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Судебные дела / Зарубежная практика  / Betty W. Thompson v. Commissioner., United States Tax Court - Memorandum Decision, T.C. Memo. 1996-468, Docket No. 18922-93., Filed October 17, 1996

Betty W. Thompson v. Commissioner., United States Tax Court - Memorandum Decision, T.C. Memo. 1996-468, Docket No. 18922-93., Filed October 17, 1996


Betty W. Thompson v. Commissioner.

United States Tax Court - Memorandum Decision

T.C. Memo. 1996-468

Docket No. 18922-93.

Filed October 17, 1996.

David D. Aughtry and Donald P. Lancaster, for the petitioner. Julie M.T. Foster, for the respondent.


DAWSON, Judge: Dean, Special Trial Judge DAWSON, Judge: This case was assigned to Special Trial Judge John F. Dean pursuant to section 7443A(b)(4) and Rules 180, 181 and 183. 1 The Court agrees with and adopts the Special Trial Judge's opinion which is set forth below.


1 Unless otherwise specified, all section references are to the Internal Revenue Code, as amended. All Rule references are to the Tax Court Rules of Practice and Procedure.



DEAN, Special Trial Judge: This matter is before the Court on petitioner's Motion for Litigation and Administrative Costs pursuant to section 7430 and Rule 231.

In separate notices of deficiency addressed to Betty W. Thompson (hereinafter petitioner) and her husband, Lawrence N. Thompson (hereinafter Mr. Thompson), respondent determined a deficiency in and an addition to the Federal gift tax liability of each of them as follows:

The adjustment in the respective notices of deficiency was primarily attributable to respondent's determination that the value of gifts of common stock made in the year 1988 was $3,163,500, instead of $1,260,072 as reported on the gift tax return signed by petitioner and Mr. Thompson. 2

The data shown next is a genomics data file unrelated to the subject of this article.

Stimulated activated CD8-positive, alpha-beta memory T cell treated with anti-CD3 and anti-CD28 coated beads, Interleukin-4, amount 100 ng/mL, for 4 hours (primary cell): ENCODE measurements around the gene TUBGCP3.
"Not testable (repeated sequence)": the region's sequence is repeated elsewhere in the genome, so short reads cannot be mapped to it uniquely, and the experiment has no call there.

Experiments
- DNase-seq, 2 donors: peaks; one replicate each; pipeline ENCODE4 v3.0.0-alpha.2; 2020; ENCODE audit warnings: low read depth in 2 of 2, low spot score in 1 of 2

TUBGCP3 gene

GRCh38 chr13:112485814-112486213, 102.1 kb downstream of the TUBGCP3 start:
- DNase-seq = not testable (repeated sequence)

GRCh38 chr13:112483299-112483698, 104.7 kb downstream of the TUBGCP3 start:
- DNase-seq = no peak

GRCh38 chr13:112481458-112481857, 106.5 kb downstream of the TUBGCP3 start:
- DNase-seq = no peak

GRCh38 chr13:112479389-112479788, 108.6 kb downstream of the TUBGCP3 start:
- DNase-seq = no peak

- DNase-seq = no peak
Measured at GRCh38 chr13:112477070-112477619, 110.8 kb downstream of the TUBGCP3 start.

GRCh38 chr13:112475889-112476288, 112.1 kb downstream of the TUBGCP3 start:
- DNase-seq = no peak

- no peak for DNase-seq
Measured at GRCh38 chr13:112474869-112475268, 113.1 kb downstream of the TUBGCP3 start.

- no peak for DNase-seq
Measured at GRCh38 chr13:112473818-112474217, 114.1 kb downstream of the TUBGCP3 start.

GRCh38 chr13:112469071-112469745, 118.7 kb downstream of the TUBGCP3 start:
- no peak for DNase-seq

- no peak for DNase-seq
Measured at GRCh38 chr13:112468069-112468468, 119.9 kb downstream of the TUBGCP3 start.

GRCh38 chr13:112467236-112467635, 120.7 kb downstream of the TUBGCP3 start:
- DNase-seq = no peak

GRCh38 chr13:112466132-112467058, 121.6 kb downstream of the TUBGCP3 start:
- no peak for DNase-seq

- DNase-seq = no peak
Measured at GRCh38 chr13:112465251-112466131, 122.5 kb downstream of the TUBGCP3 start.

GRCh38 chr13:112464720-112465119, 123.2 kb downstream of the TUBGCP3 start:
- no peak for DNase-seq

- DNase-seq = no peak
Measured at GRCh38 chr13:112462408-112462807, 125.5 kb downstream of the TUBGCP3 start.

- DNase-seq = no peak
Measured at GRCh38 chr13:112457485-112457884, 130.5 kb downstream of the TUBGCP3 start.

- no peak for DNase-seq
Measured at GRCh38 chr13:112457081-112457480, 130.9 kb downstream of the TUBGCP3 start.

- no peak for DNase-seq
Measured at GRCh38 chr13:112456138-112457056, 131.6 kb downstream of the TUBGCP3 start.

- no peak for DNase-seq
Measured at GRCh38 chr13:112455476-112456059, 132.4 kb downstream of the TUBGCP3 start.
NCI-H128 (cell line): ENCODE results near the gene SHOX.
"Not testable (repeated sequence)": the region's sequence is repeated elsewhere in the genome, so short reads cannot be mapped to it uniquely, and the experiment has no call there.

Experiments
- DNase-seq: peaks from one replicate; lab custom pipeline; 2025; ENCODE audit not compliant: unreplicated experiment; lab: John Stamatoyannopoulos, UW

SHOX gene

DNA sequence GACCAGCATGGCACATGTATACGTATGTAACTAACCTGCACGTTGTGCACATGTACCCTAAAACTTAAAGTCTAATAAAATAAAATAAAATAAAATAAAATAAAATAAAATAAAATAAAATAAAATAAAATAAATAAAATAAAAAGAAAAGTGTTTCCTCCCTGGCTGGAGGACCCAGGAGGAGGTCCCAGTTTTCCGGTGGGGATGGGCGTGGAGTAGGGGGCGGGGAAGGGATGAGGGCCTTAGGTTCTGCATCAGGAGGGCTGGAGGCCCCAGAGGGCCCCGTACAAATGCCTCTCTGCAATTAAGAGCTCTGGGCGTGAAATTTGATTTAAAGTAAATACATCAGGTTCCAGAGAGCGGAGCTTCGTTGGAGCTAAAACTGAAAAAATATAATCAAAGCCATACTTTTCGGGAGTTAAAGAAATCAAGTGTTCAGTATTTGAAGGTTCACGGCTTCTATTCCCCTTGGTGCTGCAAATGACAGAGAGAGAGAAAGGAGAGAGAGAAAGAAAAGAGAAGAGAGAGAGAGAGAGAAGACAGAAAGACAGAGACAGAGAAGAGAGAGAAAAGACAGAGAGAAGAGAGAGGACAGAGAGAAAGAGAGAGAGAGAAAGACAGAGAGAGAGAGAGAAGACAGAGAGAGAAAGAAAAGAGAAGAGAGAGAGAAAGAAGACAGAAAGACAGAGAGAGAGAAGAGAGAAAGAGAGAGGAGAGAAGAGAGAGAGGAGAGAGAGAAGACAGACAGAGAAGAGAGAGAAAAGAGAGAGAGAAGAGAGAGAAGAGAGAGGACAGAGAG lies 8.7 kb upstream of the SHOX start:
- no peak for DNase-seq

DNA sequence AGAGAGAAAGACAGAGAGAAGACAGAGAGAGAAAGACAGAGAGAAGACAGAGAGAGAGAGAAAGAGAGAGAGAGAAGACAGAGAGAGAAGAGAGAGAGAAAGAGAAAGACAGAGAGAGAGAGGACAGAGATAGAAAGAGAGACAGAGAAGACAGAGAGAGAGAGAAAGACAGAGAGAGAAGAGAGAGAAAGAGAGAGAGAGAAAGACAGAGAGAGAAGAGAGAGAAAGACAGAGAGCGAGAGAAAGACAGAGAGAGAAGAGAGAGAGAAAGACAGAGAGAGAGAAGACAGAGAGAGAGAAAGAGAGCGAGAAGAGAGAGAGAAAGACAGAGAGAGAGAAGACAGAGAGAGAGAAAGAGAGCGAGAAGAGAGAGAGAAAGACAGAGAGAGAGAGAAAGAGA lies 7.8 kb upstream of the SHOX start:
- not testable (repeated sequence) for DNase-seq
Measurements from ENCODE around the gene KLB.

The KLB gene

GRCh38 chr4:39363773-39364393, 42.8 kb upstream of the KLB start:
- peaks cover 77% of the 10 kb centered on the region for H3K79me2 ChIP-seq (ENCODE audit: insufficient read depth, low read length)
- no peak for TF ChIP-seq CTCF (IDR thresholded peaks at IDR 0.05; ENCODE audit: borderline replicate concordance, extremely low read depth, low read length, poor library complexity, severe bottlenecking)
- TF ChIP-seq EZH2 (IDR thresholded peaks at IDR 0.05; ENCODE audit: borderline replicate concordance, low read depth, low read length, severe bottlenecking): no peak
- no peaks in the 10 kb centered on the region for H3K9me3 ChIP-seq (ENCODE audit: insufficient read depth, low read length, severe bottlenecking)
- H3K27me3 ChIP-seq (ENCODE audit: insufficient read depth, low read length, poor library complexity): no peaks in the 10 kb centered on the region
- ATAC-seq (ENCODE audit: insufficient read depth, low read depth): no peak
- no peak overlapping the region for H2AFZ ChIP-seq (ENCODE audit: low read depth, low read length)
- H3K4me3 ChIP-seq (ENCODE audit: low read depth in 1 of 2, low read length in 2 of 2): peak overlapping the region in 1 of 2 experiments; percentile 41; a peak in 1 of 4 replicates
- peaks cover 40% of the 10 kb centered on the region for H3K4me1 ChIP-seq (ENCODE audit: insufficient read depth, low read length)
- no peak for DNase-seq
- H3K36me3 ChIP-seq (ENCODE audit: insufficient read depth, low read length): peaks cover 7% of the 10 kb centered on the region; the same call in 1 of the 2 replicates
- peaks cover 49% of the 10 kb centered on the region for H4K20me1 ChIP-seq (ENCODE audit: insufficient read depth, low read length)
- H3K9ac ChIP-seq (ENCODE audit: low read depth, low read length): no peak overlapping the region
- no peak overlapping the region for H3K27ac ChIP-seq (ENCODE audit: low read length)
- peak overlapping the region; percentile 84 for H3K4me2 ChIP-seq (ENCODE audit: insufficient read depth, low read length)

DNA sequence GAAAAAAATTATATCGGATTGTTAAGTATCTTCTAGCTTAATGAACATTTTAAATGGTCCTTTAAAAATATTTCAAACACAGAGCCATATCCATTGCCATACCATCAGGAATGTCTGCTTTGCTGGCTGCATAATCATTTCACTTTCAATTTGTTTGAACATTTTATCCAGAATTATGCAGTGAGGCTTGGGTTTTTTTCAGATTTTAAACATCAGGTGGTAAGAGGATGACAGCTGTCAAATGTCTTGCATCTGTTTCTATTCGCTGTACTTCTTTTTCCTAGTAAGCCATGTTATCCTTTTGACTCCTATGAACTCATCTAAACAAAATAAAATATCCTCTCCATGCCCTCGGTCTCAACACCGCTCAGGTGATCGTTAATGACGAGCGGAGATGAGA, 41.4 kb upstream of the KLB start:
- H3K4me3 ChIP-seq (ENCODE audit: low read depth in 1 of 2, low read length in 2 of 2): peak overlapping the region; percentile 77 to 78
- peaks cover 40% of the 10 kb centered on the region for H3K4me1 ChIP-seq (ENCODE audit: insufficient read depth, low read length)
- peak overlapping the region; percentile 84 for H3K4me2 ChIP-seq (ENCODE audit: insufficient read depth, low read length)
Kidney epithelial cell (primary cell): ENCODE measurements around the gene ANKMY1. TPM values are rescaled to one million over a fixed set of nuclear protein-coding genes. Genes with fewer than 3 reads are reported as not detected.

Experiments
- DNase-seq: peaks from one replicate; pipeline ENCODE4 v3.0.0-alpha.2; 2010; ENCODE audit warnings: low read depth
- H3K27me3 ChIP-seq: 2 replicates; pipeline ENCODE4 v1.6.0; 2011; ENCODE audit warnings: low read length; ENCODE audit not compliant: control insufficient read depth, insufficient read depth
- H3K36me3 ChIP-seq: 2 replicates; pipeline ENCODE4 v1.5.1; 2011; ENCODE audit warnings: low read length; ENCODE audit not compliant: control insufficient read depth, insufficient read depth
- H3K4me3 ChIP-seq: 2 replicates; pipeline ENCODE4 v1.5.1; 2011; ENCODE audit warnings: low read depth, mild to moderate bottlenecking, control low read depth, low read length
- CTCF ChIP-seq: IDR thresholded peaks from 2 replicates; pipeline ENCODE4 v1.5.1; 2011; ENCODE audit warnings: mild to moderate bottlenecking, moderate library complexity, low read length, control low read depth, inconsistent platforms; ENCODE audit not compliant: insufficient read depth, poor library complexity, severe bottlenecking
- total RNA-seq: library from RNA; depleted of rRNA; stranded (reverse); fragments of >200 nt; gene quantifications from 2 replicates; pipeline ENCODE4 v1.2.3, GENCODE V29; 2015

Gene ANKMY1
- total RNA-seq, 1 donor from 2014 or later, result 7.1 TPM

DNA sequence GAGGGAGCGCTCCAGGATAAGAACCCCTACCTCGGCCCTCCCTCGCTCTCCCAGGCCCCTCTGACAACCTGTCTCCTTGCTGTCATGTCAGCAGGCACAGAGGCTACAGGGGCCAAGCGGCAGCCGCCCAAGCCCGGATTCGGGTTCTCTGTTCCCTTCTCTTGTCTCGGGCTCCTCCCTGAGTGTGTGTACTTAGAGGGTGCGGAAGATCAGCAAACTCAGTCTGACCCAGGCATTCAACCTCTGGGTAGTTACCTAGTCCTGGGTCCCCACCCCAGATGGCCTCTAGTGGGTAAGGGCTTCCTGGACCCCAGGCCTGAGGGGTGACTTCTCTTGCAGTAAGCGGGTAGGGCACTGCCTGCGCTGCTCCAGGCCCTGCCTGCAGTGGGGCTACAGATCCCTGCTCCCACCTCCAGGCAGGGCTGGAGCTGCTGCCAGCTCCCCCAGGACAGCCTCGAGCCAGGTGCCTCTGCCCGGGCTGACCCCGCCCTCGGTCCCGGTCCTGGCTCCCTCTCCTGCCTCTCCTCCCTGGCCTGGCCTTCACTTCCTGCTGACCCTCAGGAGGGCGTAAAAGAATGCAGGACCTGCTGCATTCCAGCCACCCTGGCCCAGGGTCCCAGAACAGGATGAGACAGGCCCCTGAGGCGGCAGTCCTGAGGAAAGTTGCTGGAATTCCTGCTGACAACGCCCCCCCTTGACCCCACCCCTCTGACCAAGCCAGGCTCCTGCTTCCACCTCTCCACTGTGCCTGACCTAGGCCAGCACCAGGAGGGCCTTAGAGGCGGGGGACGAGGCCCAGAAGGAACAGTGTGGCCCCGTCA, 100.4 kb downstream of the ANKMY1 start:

2 The notices also determined that there were taxable gifts from prior periods in the amount of $27,575.33 and not "$0.00" as reported on the return.


The petition in this case was filed on September 1, 1993. On November 5, 1993, the Court issued its notice setting petitioner's case and Mr. Thompson's case for trial at the April 11, 1994, trial calendar in Atlanta, Georgia. Within the period allowed by Rule 143(f), petitioner and Mr. Thompson submitted an expert witness report on the valuation of the closely held stock which was the subject of respondent's deficiency notices. Shortly before trial, respondent accepted the valuation contained in the expert witness report. A stipulation of settled issues and a revised stipulation of settled issues were filed with the Court in May and August of 1994, respectively. 3


3 The parties have agreed that there is a deficiency in gift tax due from petitioner for the taxable year 1988 in the amount of $24,942 and that there is no addition to tax due from petitioner for the taxable year 1988 under the provisions of sec. 6660.


Concurrently with the filing of the stipulation of settled issues, petitioner filed her motion for litigation and administrative costs. Respondent filed a response to petitioner's motion, and petitioner filed a reply to respondent's response to petitioner's motion. Also, since the filing of the motion and responses, the parties have stipulated additional facts and petitioner has filed an additional affidavit 4 .


4 Petitioner supplied an additional affidavit attesting to the attorney's fees that she allegedly paid or incurred.


Neither party initially requested a hearing in this matter. Respondent eventually requested a hearing on the element of petitioner's payment of legal fees, but the Court concludes that a hearing is not necessary for the proper consideration and disposition of this motion. Rule 232(a).

The Court decides the motion for litigation and administrative costs based upon the pleadings, petitioner's motion with attached exhibits, respondent's response with attached exhibits, petitioner's reply to respondent's response with attached exhibits, the parties' stipulations, and petitioner's additional affidavit. The relevant facts as drawn from the record are set out below.


Petitioner and Mr. Thompson resided at Milledgeville, Georgia, at the time the petition in this case was filed. Mr. Thompson is the chief executive of and principal shareholder in T & S Hardwoods, Inc. (the Company). The Company is a closely held family corporation located in Milledgeville, Georgia. The Company is engaged in the operation of hardwood sawmills.